Vonda Skelton is a speaker and the author of four books: Seeing Through the Lies: Unmasking the Myths Women Believe and the 3-book Bitsy Burroughs mysteries for children 8-12 yo. She’s the founder and co-director of Christian Communicators Conference, offering speakers’ training and community for Christian women called to ministry. Vonda is a frequent instructor at writer’s conferences and keynotes at business, women’s, and associational events. You can find out more about Vonda, as well as writing opportunities and instruction at her writer’s blog, The Christian Writer’s Den at VondaSkelton.com.

11 comments:

  1. Thank you for this, Vonda. While there are complete books on this ever-present topic, what you've written is practical and gets to the heart of it. In my experience, most writers and writer wannabes lose valuable writing time thinking about and worrying about this aspect. Most life decisions really do come down to a yes, no, or maybe. Your wisdom help with the sorting out.

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    1. I appreciate your words, Jay. I remember being consumed with finding an agent when I needed to be using that time to work on my project, getting it in shape so an agent would even give it a 2nd glance!

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  2. Great article on the pros/cons of hiring an agent, Vonda. I got requests for a full proposal package from two publishers the same week I sent out queries and had a contract the next week for my nonfiction academic book (_Confederate Cabinet Departments and Secretaries_) without an agent, but I attribute that to years of having read and studied the publishing world and learning how to write and submit a proposal. I consulted a well-known Christian agent about my second book idea, and he (wisely) advised me that his vast experience showed that the kind of book I had in mind does not sell well, so he saved me a lot of wasted time. I suspect that having an agent might be a good idea for a second or subsequent books, after an author has proven himself or herself with the first book(s). I'm interested in learning about the experiences of other authors have been.

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    1. Yes, getting a quality, well-written book under our belts certainly helps in querying an agent. But reputable agents do still take on new writers when the writing is worthy of publication. I've had several friends who landed an agent before they had a published book. I think it goes back to three facts: 1)agents are looking for well-written manuscripts they can't resist; 2)written in a genre or on a topic that is timely and salable: and 3)written by writers who are actively working on and growing their platforms. That's a one-two-three punch that agents find hard to resist! Thanks for joining in!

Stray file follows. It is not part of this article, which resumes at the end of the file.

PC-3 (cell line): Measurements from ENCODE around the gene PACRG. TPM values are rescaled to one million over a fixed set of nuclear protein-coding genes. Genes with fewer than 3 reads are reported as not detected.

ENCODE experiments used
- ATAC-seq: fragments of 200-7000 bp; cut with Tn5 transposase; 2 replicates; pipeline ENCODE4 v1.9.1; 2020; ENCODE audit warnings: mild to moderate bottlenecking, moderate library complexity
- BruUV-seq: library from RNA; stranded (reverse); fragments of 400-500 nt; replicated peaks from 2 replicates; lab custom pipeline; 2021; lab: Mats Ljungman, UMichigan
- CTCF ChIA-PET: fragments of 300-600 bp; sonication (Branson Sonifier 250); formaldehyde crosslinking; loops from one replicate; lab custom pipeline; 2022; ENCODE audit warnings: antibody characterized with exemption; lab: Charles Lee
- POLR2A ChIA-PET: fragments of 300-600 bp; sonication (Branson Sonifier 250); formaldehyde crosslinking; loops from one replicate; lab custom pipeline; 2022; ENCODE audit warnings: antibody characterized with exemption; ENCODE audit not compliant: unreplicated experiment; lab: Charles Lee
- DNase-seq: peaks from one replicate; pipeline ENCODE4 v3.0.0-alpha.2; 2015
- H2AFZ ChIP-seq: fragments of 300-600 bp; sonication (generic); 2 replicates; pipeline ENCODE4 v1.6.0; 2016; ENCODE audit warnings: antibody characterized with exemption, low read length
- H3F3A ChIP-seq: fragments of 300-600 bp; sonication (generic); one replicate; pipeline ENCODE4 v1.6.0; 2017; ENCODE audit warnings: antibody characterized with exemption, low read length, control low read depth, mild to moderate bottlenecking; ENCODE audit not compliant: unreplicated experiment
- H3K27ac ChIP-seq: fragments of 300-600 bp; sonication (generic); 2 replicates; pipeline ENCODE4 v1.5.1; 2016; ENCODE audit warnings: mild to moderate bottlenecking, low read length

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  3. Thank you Vonda for this great information. As a new writer, I need an agent to help me understand the writing process. I am blessed to have one who understands many aspects of the writing world.

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    1. You're very welcome, Cherrilynn. I'm happy to hear that you've found an agent that is a good fit for you!

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  4. Great overview of the subject, Vonda. I think you did an excellent job of pointing all the variables to consider.
    Thank you.

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    1. Wow, Henry, thank you. Very encouraging words, especially coming from you! Thanks for joining in!

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    1. I'm glad you found it helpful, Jeanne. And thanks for sharing it!

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  6. Vonda, excellent and balanced coverage of the question. I ended the relationship with my first agent when she said, "I don't know what to do with your writing." I realized, and I think she did as well, that I'd taken the first one who'd said "yes," and it was a mistake on both our parts. My second agent has been responsible for my signing with my first publisher and all subsequent fiction contracts, including one she described (when I was certain I'd never have anything published again) as a "super-secret possibility"--and it was. She knew where to look, whereas I didn't even know about them). So in my case, 85% of what she found is certainly better than 100% of nothing. Thanks for the post.